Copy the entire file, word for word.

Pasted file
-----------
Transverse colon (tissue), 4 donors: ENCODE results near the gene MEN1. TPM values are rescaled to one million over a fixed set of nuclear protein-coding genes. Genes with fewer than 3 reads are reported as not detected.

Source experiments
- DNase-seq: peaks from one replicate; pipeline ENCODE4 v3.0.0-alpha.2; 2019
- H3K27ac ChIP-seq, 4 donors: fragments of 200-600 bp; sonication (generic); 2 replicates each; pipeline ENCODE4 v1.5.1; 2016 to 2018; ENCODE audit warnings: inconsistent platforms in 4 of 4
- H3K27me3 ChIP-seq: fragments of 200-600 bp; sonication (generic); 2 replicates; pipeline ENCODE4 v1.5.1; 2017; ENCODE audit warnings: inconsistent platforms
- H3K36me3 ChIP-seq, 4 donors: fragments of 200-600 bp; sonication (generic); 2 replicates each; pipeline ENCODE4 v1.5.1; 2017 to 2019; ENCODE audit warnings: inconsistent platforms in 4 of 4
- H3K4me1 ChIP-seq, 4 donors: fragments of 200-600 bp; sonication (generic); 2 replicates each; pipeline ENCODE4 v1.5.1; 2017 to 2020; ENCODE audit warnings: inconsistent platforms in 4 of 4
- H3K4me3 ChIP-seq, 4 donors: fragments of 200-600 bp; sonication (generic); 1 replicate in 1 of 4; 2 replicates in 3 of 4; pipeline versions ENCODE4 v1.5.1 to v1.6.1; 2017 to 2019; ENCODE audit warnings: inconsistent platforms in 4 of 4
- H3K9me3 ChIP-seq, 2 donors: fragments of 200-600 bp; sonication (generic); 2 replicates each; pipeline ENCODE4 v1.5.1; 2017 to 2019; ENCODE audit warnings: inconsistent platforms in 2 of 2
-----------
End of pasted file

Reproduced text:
Transverse colon (tissue), 4 donors: ENCODE results near the gene MEN1. TPM values are rescaled to one million over a fixed set of nuclear protein-coding genes. Genes with fewer than 3 reads are reported as not detected.

Source experiments
- DNase-seq: peaks from one replicate; pipeline ENCODE4 v3.0.0-alpha.2; 2019
- H3K27ac ChIP-seq, 4 donors: fragments of 200-600 bp; sonication (generic); 2 replicates each; pipeline ENCODE4 v1.5.1; 2016 to 2018; ENCODE audit warnings: inconsistent platforms in 4 of 4
- H3K27me3 ChIP-seq: fragments of 200-600 bp; sonication (generic); 2 replicates; pipeline ENCODE4 v1.5.1; 2017; ENCODE audit warnings: inconsistent platforms
- H3K36me3 ChIP-seq, 4 donors: fragments of 200-600 bp; sonication (generic); 2 replicates each; pipeline ENCODE4 v1.5.1; 2017 to 2019; ENCODE audit warnings: inconsistent platforms in 4 of 4
- H3K4me1 ChIP-seq, 4 donors: fragments of 200-600 bp; sonication (generic); 2 replicates each; pipeline ENCODE4 v1.5.1; 2017 to 2020; ENCODE audit warnings: inconsistent platforms in 4 of 4
- H3K4me3 ChIP-seq, 4 donors: fragments of 200-600 bp; sonication (generic); 1 replicate in 1 of 4; 2 replicates in 3 of 4; pipeline versions ENCODE4 v1.5.1 to v1.6.1; 2017 to 2019; ENCODE audit warnings: inconsistent platforms in 4 of 4
- H3K9me3 ChIP-seq, 2 donors: fragments of 200-600 bp; sonication (generic); 2 replicates each; pipeline ENCODE4 v1.5.1; 2017 to 2019; ENCODE audit warnings: inconsistent platforms in 2 of 2